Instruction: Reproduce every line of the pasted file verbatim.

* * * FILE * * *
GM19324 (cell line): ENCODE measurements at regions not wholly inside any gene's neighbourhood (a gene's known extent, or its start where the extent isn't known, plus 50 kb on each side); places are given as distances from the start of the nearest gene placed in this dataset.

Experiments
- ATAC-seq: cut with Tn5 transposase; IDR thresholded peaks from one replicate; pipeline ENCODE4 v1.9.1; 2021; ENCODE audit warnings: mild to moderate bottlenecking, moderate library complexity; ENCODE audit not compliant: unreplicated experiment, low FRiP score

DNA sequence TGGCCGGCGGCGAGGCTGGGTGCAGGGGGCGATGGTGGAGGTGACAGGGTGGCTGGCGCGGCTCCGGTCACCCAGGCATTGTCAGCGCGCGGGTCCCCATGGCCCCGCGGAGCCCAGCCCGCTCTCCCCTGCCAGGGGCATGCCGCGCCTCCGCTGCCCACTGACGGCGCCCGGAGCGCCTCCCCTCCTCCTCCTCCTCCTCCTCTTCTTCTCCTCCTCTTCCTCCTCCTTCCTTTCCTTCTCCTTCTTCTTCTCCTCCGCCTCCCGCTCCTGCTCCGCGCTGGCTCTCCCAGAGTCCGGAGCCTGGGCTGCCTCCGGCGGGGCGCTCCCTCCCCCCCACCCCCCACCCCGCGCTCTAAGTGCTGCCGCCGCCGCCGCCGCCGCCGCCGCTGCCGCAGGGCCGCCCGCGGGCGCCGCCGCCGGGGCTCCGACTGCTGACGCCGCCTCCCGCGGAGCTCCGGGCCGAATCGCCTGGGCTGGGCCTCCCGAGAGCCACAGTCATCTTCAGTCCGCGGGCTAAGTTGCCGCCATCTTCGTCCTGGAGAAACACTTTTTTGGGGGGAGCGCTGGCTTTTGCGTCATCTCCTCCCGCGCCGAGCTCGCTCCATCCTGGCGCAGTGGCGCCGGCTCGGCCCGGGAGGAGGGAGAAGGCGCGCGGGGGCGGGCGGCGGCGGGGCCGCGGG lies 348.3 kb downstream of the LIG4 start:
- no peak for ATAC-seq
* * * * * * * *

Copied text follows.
GM19324 (cell line): ENCODE measurements at regions not wholly inside any gene's neighbourhood (a gene's known extent, or its start where the extent isn't known, plus 50 kb on each side); places are given as distances from the start of the nearest gene placed in this dataset.

Experiments
- ATAC-seq: cut with Tn5 transposase; IDR thresholded peaks from one replicate; pipeline ENCODE4 v1.9.1; 2021; ENCODE audit warnings: mild to moderate bottlenecking, moderate library complexity; ENCODE audit not compliant: unreplicated experiment, low FRiP score

DNA sequence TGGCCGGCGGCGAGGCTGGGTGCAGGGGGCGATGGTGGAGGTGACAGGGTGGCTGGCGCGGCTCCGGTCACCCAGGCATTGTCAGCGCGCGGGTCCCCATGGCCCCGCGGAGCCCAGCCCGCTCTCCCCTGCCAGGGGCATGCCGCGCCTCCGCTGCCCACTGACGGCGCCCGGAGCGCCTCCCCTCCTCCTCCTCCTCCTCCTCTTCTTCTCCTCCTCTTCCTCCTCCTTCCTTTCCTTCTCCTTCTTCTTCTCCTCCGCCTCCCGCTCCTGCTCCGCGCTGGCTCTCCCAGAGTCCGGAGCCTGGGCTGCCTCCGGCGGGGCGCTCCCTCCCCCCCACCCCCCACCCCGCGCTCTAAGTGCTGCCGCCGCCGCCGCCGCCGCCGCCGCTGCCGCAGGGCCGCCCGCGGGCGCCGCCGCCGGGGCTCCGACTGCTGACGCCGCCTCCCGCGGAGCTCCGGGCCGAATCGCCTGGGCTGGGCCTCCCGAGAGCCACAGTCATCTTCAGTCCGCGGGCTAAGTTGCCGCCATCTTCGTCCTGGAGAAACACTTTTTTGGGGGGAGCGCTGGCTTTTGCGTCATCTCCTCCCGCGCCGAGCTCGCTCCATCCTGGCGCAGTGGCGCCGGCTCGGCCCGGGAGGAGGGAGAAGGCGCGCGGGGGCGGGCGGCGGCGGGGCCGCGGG lies 348.3 kb downstream of the LIG4 start:
- no peak for ATAC-seq